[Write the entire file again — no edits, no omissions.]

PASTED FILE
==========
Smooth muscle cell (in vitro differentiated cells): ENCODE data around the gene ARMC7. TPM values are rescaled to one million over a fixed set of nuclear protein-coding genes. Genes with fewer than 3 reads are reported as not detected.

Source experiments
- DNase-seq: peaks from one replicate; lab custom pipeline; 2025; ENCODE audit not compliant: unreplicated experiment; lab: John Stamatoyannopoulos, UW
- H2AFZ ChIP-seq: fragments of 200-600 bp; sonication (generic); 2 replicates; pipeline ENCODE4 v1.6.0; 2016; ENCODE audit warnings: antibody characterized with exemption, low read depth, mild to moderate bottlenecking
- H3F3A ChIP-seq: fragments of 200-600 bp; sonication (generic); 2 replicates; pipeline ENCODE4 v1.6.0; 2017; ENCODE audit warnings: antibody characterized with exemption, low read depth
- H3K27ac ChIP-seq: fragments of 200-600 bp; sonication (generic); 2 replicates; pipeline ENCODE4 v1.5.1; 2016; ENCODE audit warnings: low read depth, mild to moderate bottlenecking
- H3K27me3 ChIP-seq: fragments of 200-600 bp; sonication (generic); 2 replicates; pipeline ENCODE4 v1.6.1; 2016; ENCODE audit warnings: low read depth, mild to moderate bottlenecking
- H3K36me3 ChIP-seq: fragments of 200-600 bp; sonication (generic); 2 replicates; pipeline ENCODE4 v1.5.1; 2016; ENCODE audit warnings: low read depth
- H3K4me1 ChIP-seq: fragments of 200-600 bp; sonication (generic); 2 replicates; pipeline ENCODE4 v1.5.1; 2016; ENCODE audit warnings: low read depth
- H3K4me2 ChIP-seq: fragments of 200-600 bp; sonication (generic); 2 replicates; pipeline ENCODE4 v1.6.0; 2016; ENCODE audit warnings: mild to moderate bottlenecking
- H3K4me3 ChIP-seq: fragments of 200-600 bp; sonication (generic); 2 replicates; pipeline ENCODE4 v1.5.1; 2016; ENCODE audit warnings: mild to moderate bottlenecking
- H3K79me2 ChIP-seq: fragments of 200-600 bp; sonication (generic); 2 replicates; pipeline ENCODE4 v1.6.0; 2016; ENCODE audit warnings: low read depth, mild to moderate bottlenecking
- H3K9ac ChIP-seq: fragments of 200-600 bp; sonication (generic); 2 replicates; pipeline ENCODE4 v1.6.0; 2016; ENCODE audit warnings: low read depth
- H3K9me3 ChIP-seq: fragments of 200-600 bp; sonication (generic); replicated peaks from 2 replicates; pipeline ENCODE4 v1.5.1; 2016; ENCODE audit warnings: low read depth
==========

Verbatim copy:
Smooth muscle cell (in vitro differentiated cells): ENCODE data around the gene ARMC7. TPM values are rescaled to one million over a fixed set of nuclear protein-coding genes. Genes with fewer than 3 reads are reported as not detected.

Source experiments
- DNase-seq: peaks from one replicate; lab custom pipeline; 2025; ENCODE audit not compliant: unreplicated experiment; lab: John Stamatoyannopoulos, UW
- H2AFZ ChIP-seq: fragments of 200-600 bp; sonication (generic); 2 replicates; pipeline ENCODE4 v1.6.0; 2016; ENCODE audit warnings: antibody characterized with exemption, low read depth, mild to moderate bottlenecking
- H3F3A ChIP-seq: fragments of 200-600 bp; sonication (generic); 2 replicates; pipeline ENCODE4 v1.6.0; 2017; ENCODE audit warnings: antibody characterized with exemption, low read depth
- H3K27ac ChIP-seq: fragments of 200-600 bp; sonication (generic); 2 replicates; pipeline ENCODE4 v1.5.1; 2016; ENCODE audit warnings: low read depth, mild to moderate bottlenecking
- H3K27me3 ChIP-seq: fragments of 200-600 bp; sonication (generic); 2 replicates; pipeline ENCODE4 v1.6.1; 2016; ENCODE audit warnings: low read depth, mild to moderate bottlenecking
- H3K36me3 ChIP-seq: fragments of 200-600 bp; sonication (generic); 2 replicates; pipeline ENCODE4 v1.5.1; 2016; ENCODE audit warnings: low read depth
- H3K4me1 ChIP-seq: fragments of 200-600 bp; sonication (generic); 2 replicates; pipeline ENCODE4 v1.5.1; 2016; ENCODE audit warnings: low read depth
- H3K4me2 ChIP-seq: fragments of 200-600 bp; sonication (generic); 2 replicates; pipeline ENCODE4 v1.6.0; 2016; ENCODE audit warnings: mild to moderate bottlenecking
- H3K4me3 ChIP-seq: fragments of 200-600 bp; sonication (generic); 2 replicates; pipeline ENCODE4 v1.5.1; 2016; ENCODE audit warnings: mild to moderate bottlenecking
- H3K79me2 ChIP-seq: fragments of 200-600 bp; sonication (generic); 2 replicates; pipeline ENCODE4 v1.6.0; 2016; ENCODE audit warnings: low read depth, mild to moderate bottlenecking
- H3K9ac ChIP-seq: fragments of 200-600 bp; sonication (generic); 2 replicates; pipeline ENCODE4 v1.6.0; 2016; ENCODE audit warnings: low read depth
- H3K9me3 ChIP-seq: fragments of 200-600 bp; sonication (generic); replicated peaks from 2 replicates; pipeline ENCODE4 v1.5.1; 2016; ENCODE audit warnings: low read depth